An impending clash between House and Senate Republicans over a pair of health care-related bills is becoming a potential stumbling block as congressional leaders attempt to reach a deal to fund the government past the end of the week.
But the disagreement between moderates in the Senate and conservatives in the House over two provisions meant to prevent health care premiums from spiking is again raising the specter of a damaging government shutdown at midnight Friday.
Politico reported that the latest in a series of shifting strategies involved the House voting on Thursday to pass critical legislation in several separate bills, as a concession to the various factions within the GOP conference, and then leaving town for Christmas.
House leadership plans to move a four-week stopgap measure funding both defense and domestic spending, then separately pass an $81 billion hurricane disaster package and reauthorization of the federal foreign surveillance law – both of which have strident opponents.
Fiscal conservatives have repeatedly refused to support disaster relief legislation without equivalent spending reductions and have made their objections known over the current legislation, which includes aid to areas hit by Hurricanes Harvey, Irma and Maria earlier this year as well as wildfires in California and the West. Meanwhile, civil libertarians in both parties will oppose reauthorizing the controversial Section 702 of the Foreign Intelligence Surveillance Act, a provision that allows the U.S. to collect communications of non-Americans outside the U.S., which expires at the end of the year.
But in the Senate, the slower legislative process ahead of Friday’s looming deadline means the bills will almost certainly be rolled together, which would require the House to vote again. Majority Leader Mitch McConnell, R-Ky., has also promised to fold the two bills stabilizing the health care law into the year-end spending package as part of a bid to convince Sen. Susan Collins, R-Maine, to support the Republicans’ tax overhaul.
The first of the two bills would provide funding for two years to the health care law’s cost-sharing program by providing subsidies to insurers to provide cheap plans for low-income customers while granting states more flexibility to approve insurance plans. President Donald Trump cut off payments for the subsidies earlier this year at the behest of conservatives who oppose the subsidies as a giveaway to insurance companies.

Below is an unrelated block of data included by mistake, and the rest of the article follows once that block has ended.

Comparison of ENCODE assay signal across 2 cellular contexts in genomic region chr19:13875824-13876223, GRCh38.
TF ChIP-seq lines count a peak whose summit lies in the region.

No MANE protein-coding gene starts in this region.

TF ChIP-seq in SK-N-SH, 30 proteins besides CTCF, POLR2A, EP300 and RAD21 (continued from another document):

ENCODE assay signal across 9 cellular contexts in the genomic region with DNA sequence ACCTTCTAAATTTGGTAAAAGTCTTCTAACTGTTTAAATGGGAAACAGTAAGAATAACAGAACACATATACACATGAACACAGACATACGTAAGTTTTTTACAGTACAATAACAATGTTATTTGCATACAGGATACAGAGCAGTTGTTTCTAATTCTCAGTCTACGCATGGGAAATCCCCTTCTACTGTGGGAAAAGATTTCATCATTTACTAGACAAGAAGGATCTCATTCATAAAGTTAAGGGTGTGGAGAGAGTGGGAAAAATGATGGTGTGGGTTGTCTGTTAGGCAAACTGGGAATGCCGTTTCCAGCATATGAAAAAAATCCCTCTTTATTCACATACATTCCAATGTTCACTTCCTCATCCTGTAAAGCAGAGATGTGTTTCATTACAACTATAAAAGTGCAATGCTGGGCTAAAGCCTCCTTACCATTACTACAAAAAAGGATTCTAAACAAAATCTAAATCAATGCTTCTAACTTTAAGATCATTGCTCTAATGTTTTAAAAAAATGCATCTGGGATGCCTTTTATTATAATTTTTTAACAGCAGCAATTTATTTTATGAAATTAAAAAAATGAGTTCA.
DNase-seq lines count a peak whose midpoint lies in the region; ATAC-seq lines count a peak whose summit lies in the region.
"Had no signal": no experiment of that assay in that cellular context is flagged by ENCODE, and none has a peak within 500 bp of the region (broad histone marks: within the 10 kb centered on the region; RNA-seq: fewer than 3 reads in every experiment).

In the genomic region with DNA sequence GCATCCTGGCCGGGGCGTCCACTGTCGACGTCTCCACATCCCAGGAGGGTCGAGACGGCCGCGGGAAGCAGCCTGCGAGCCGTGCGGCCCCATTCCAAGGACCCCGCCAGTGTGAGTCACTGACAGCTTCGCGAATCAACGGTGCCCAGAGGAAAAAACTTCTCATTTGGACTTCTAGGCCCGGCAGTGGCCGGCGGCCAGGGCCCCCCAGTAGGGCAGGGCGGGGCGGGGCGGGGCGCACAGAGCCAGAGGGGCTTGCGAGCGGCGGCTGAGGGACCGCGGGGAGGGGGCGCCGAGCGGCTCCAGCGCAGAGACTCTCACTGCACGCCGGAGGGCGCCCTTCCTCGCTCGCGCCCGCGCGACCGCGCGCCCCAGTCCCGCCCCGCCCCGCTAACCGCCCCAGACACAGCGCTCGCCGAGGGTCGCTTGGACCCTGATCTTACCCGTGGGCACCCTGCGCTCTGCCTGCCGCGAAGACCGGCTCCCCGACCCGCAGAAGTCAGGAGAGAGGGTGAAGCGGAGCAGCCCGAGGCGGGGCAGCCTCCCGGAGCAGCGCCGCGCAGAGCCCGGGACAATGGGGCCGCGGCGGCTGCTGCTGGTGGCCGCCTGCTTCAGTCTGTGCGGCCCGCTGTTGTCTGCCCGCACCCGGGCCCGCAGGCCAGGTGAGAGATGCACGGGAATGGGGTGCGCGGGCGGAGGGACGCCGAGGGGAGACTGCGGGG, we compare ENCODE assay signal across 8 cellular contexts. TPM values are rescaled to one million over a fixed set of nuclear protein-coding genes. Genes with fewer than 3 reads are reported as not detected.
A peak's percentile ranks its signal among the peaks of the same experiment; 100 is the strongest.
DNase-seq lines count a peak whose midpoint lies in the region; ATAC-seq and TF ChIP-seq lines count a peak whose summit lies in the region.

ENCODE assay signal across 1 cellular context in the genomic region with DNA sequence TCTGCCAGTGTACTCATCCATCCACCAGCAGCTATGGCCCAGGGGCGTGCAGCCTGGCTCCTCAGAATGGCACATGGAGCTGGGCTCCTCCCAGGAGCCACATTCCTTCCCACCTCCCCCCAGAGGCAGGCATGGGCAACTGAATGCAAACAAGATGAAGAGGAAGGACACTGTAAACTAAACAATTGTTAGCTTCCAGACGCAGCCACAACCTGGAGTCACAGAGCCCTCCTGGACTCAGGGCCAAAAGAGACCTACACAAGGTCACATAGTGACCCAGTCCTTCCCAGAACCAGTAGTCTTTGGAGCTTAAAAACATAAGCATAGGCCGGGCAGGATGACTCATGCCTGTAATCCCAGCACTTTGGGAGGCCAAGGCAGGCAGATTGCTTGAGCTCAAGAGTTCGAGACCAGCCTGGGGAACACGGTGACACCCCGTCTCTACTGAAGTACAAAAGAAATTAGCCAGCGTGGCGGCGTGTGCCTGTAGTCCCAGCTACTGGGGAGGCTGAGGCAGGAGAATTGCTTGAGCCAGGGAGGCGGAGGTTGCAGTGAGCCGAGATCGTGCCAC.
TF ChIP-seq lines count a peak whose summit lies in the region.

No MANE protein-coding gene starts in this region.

The other would set aside $4.5 billion for two years for a reinsurance fund, which would help mitigate the expense to insurers of covering their most risky – and most costly – customers. Both measures are an attempt to offset the effects of the tax overhaul repealing the Affordable Care Act’s individual mandate provision that requires most Americans to purchase health care or pay a penalty.
At least one Senate Republican – Rand Paul of Kentucky – has said he plans to vote against the spending bill because of objections to increasing the deficit. On Wednesday, he said he planned to filibuster the bill if it includes a “any long-term extension of warrantless searches of American citizens,” referring to the FISA reauthorization.
Many House Republicans have already flatly rejected supporting a spending bill that includes the Obamacare-stabilization measures, as they see it as propping up a bill that they want to eliminate. They hope by drawing a line in the sand – and passing the bills separately – they’ll force the Senate to swallow their version of the bill rather than risk a shutdown.
But Democrats, aware that Senate Republicans will need at least nine – and likely more – of their votes to get any spending bill through, will be little inclined to prevent Republicans from walking into a mess of their own making.